From NY Times:
WASHINGTON, June 13 - Anthony Crawford's granddaughter went to her grave without speaking a word to her own children about his lynching, so painful was the family history. On Monday, Mr. Crawford's descendants came to the Capitol to tell it - and to accept a formal apology from the Senate for its repeated failure, despite the requests of seven presidents, to enact a federal law to make lynching a crime.
The formal apology, adopted by voice vote, was issued decades after senators blocked antilynching bills by filibuster. The resolution is the first time that members of Congress, who have apologized to Japanese-Americans for their internment in World War II and to Hawaiians for the overthrow of their kingdom, have apologized to African-Americans for any reason, proponents of the measure said.
"The Senate failed you and your ancestors and our nation," Senator Mary L. Landrieu of Louisiana, chief Democratic sponsor of the resolution, said at a luncheon attended by 200 family members and descendants of victims. They included 100 relatives of Anthony Crawford, as well as a 91-year-old man believed to be the only known survivor of an attempted lynching.
He is James Cameron, who in 1930, as a 16-year-old shoeshine boy in Marion, Ind., was accused with two friends of murdering a white man and raping a white woman. His friends were killed. But as Mr. Cameron felt a noose being slipped around his neck, a man in the crowd stepped forward to proclaim Mr. Cameron's innocence. Mr. Cameron came here in a gray suit and a wheelchair, his voice shaky but his memories apparently fresh.
"They took the rope off my neck, those hands that had been so rough and ready to kill or had already killed, they took the rope off of my neck and they allowed me to start walking and stagger back to the jail, which was just a half-block away," Mr. Cameron told a news conference. "When I got back to the jail, the sheriff said, 'I'm going to get you out of here for safekeeping.' "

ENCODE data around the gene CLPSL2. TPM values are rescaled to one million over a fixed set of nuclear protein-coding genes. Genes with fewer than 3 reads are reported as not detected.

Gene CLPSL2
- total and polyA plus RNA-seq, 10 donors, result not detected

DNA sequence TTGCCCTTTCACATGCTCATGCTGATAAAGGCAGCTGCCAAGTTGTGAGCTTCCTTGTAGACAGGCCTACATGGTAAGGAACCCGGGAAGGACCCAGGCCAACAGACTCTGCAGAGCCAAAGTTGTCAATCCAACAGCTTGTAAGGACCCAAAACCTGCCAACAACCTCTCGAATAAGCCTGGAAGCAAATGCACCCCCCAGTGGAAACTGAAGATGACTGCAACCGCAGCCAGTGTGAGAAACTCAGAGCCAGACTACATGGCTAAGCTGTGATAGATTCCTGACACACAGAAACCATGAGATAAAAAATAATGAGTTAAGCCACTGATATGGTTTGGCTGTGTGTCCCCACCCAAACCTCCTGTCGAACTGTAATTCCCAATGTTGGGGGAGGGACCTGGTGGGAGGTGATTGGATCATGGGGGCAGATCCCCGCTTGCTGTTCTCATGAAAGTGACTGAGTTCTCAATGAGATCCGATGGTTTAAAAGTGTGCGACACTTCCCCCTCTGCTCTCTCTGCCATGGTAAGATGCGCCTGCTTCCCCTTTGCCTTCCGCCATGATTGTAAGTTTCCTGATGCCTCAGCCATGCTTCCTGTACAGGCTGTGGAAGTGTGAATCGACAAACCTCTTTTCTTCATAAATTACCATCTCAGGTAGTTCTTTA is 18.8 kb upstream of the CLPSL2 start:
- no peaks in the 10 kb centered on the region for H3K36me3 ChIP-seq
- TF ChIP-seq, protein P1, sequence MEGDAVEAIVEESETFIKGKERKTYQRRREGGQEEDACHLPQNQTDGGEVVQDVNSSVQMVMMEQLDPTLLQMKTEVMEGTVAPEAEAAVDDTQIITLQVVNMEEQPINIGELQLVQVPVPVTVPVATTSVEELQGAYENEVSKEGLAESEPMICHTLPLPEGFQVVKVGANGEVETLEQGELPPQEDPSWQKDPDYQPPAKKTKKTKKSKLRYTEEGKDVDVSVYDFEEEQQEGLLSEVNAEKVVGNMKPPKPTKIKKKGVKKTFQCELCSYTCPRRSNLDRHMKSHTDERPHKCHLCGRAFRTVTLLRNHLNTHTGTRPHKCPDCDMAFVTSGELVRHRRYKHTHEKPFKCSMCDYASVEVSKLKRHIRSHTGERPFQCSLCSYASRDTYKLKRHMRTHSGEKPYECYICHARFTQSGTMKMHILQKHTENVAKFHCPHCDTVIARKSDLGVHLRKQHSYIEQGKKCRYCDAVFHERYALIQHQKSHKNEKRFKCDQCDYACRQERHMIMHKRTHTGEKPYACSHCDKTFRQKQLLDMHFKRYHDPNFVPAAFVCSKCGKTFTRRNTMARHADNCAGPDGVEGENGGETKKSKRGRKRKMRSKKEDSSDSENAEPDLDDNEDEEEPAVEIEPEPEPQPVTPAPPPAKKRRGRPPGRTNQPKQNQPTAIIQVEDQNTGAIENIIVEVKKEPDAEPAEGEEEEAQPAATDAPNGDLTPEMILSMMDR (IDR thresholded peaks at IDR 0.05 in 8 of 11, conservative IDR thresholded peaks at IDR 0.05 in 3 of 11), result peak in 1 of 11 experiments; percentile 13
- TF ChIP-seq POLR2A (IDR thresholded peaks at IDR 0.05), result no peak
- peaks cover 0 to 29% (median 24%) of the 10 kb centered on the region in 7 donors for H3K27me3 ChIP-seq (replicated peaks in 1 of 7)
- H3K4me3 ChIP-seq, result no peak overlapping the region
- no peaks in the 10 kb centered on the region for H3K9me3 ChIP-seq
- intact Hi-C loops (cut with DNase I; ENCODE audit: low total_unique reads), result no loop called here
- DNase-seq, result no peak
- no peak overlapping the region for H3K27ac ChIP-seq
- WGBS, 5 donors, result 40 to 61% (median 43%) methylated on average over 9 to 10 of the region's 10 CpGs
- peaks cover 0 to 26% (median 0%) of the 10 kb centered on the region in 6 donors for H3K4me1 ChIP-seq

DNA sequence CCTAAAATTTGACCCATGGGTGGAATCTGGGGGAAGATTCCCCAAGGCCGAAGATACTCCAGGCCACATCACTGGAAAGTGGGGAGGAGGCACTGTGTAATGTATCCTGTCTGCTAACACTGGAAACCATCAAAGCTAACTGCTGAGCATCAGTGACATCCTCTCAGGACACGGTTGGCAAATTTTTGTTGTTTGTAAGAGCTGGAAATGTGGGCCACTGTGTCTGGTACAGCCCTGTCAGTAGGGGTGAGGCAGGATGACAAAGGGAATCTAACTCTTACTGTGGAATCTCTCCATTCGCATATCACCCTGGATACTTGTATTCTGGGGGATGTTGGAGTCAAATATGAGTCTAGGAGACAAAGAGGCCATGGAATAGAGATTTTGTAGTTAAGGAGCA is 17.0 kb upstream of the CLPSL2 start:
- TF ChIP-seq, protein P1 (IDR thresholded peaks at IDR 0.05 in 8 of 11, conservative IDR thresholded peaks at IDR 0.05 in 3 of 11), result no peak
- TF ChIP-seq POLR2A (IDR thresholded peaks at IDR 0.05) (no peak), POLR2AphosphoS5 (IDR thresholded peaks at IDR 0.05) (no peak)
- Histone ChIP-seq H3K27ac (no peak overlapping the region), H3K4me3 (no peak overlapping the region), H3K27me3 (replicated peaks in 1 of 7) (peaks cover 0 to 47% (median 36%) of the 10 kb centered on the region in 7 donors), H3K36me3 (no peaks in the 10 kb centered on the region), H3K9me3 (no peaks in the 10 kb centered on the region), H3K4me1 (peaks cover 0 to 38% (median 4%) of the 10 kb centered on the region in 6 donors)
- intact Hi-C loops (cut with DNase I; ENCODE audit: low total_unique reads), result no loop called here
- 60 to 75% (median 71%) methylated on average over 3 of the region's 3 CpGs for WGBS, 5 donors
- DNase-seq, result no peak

He learned only later, he said, that the sheriff was a member of the Ku Klux Klan. "I was saved," Mr. Cameron said, "by a miracle."
There have been 4,742 recorded lynchings in American history, Ms. Landrieu said. Historians suspect that many more went undocumented. Although the House passed antilynching legislation three times in the first half of the 20th century, the Senate, controlled by Southern conservatives, repeatedly refused to do so. Senator George Allen of Virginia, chief Republican sponsor of the new resolution, called it "this stain on the history of the United States Senate."
Although the Senate garnered praise on Monday for acting to erase that stain, some critics said lawmakers had a long way to go. Of the 100 senators, 80 were co-sponsors of the resolution, and because it passed by voice vote, senators escaped putting themselves on record.
"It's a statement in itself that there aren't 100 co-sponsors," Senator John Kerry, Democrat of Massachusetts, said. "It's a statement in itself that there's not an up-or-down vote."
Others described the resolution as an act of expediency for Mr. Allen, who is a likely presidential candidate and who has been criticized for displaying a Confederate flag at his home and a noose in his law office. Mr. Allen said that they were part of collections of flags and Western paraphernalia and that he was motivated not by politics, but by a plea by Dick Gregory, the civil rights advocate, who wrote him a letter urging him not to "choose to do nothing."
The memories were especially painful for the relatives of Anthony Crawford, whose family was torn apart by the lynching. Mr. Crawford had been a wealthy black landowner in Abbeville, S.C., a cotton farmer, registered voter and community leader who founded a school for black children and a union for black families. In 1916, after a dispute with a white man over the price of cotton seed, he was hanged from a pine tree and shot more than 200 times. His family lost his land, and the relatives scattered.
"Someone is finally recognizing our pain," said Alberta Merriwether, a retired schoolteacher who is his great-granddaughter and whose mother never spoke of the lynching.
Mrs. Merriwether's aunt Magdalene Latimer, 84, was not so certain about the senators. "I have to let God be the judge," Ms. Latimer said, "because I don't know if they meant it out of their heart or they're just saying it out of their mouth."